A progress report released by the European Environment Agency (EEA) foresees a 13% drop in greenhouse gas emissions below levels in a chosen base year, most often 1990. This would go beyond the collective 8% target of the 15 countries that were EU members at the time of the Kyoto Protocol signature in 1997.
In addition, ten of the twelve member states that joined the Union since the Protocol came into being have since signed up to individual commitments, except for Malta and Cyprus. The report expects that all EU countries except for Austria will meet their individual targets.
The EEA estimates that emissions from the 15 'old' member states fell to 6.2% below Kyoto base-year levels last year. For the entire 27-member bloc, the cuts would amount to 13.6%. But these figures are boosted by diminished industrial activity due to the financial crisis (EurActiv 01/09/09).
Nevertheless, the EU-15 countries will fall short of the Kyoto targets without new policies and offset credits. The EEA estimates that existing policies and measures for the 2008-2012 commitment period will only account for 6.9% of the total reduction.
By 2010, the EU policies that will deliver the largest savings are expected to come from the EU's emissions trading scheme (EU ETS; see EurActiv LinksDossier) and the Renewable Energy Directive, according to the report.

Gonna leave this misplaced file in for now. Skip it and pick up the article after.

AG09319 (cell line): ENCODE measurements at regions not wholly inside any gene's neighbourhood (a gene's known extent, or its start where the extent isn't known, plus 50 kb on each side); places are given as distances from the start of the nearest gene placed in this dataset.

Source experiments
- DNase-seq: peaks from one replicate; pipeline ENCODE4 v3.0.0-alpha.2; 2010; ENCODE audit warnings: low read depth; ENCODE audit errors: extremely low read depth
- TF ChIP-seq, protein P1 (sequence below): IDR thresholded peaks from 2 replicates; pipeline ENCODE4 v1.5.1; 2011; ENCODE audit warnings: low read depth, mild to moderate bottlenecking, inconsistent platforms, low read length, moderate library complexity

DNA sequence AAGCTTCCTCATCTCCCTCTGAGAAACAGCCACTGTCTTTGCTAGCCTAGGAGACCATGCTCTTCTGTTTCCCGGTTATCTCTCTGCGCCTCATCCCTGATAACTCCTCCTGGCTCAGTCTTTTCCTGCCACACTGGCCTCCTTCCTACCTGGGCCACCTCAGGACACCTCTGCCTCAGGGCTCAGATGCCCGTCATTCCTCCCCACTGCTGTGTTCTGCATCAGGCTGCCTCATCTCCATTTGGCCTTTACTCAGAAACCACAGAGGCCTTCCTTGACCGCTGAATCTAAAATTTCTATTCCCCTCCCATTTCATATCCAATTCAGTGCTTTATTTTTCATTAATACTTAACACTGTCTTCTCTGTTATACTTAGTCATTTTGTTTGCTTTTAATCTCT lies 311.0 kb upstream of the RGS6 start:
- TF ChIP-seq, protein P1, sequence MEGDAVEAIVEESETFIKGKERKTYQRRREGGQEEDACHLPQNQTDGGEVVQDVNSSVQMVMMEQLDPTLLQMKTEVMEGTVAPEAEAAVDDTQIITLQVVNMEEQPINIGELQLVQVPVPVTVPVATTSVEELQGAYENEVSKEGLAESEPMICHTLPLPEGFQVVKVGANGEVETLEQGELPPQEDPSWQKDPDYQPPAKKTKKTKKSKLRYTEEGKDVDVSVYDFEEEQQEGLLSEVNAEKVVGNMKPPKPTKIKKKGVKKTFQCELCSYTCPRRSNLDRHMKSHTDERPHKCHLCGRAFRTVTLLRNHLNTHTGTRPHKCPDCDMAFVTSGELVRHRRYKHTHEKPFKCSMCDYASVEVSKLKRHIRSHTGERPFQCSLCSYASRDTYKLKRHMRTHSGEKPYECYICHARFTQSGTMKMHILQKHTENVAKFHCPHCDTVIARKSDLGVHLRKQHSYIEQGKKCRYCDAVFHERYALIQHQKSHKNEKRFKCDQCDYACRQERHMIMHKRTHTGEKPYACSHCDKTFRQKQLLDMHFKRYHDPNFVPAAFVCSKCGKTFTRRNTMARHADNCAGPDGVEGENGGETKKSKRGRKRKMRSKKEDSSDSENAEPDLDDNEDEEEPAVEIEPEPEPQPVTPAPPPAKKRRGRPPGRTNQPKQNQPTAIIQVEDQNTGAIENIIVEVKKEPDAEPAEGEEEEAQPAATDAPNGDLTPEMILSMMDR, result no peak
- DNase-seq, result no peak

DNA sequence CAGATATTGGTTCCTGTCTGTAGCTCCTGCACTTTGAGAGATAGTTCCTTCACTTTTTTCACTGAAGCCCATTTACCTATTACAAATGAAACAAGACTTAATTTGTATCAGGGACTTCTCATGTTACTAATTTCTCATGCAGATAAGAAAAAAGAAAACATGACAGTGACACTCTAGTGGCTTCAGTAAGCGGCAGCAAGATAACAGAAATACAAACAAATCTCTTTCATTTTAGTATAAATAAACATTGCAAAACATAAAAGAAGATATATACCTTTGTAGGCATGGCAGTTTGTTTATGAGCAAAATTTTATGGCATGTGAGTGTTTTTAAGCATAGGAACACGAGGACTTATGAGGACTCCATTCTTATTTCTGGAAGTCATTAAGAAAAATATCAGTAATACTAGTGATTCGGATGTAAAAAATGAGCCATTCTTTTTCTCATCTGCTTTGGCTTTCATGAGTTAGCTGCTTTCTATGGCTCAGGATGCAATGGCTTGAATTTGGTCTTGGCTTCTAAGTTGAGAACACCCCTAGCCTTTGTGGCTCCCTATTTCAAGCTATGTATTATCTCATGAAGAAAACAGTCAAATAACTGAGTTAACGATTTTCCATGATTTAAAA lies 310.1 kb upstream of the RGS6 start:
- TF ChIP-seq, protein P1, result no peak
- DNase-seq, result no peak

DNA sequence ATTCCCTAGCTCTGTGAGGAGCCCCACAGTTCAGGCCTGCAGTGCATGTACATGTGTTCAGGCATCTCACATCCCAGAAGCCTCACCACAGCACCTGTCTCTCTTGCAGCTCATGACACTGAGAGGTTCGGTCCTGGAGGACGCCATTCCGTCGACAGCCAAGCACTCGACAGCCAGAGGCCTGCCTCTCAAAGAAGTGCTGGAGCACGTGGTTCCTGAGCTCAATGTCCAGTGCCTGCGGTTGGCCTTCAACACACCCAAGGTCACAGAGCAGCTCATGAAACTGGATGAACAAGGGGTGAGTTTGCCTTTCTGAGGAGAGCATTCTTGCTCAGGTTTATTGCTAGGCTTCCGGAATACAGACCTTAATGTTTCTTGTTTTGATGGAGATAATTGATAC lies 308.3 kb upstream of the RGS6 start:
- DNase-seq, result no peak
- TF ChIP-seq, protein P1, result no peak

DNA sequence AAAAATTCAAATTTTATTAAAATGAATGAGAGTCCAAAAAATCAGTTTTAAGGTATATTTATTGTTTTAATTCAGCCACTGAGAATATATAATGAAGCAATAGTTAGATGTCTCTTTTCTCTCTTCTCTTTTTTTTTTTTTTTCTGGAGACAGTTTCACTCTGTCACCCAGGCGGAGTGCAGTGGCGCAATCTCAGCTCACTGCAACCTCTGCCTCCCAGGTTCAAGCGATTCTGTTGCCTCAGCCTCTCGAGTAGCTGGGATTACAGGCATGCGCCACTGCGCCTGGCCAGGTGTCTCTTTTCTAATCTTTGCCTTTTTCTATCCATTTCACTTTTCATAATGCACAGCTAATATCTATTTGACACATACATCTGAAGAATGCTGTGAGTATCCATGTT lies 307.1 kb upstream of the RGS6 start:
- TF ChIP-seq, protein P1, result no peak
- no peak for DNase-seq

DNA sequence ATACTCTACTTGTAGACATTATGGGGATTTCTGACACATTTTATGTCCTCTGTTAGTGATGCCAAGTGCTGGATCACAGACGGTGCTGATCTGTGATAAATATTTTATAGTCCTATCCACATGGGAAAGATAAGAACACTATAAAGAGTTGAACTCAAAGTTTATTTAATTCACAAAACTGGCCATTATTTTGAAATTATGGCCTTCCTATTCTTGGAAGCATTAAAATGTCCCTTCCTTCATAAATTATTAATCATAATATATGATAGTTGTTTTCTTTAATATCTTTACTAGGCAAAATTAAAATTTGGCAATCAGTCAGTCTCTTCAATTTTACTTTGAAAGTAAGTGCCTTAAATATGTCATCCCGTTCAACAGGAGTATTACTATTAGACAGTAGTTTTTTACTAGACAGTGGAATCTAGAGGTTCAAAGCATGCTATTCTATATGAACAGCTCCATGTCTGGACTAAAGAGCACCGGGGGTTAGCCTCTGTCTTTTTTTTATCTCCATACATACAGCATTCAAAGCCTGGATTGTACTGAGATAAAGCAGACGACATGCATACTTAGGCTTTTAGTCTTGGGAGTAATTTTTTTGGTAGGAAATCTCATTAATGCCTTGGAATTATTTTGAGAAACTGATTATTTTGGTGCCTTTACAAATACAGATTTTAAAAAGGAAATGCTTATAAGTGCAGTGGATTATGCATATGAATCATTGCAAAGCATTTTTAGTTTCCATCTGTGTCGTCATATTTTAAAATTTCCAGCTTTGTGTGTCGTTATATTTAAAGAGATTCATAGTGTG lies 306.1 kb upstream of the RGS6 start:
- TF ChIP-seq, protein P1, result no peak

In addition, 10 of the EU-15 countries are planning to offset some of their emissions by buying credits through the Kyoto Protocol's flexible mechanisms, it said. Further reductions will be achieved from planned afforestation schemes and by preventing deforestation.
The Commission argues that the strong projections will give the EU an upper hand in UN negotiations on the post-Kyoto treaty, during which developing countries are becoming increasingly impatient with the lack of clear commitments from rich countries (EurActiv 04/11/09)
"With the EU climate and energy package adopted earlier this year, we have already put in place the key measures to reduce our emissions much further to at least 20% below 1990 levels by 2020. No other region of the world has yet done this," said Environment Commissioner Stavros Dimas. The EU has pledged to upgrade this target to 30% if others make comparable commitments.
However, countries like the US, Canada, Australia and Japan are still far from meeting even their Kyoto targets as they negotiate a new climate deal.
Leaders urged to turn up in Copenhagen
European Commission President José Manuel Barroso said yesterday that he will attend global climate talks in Copenhagen in December and urged world leaders to do the same.
"I will be going to Copenhagen," Barroso told reporters. "There is a clear role for leadership at the highest level if we are to arrive at an agreement in Copenhagen. I very much hope that all leaders are able to come."
The two-week meeting aims to find a replacement for the Kyoto Protocol, the United Nations' main anti-climate change tool which expires in 2012. Preparatory talks have become deadlocked, largely because the United States remains vague on emissions cuts and financial contributions for poor countries hit by climate change.
US President Barack Obama has said he will attend Copenhagen if doing so would provide the necessary impetus to clinch a deal.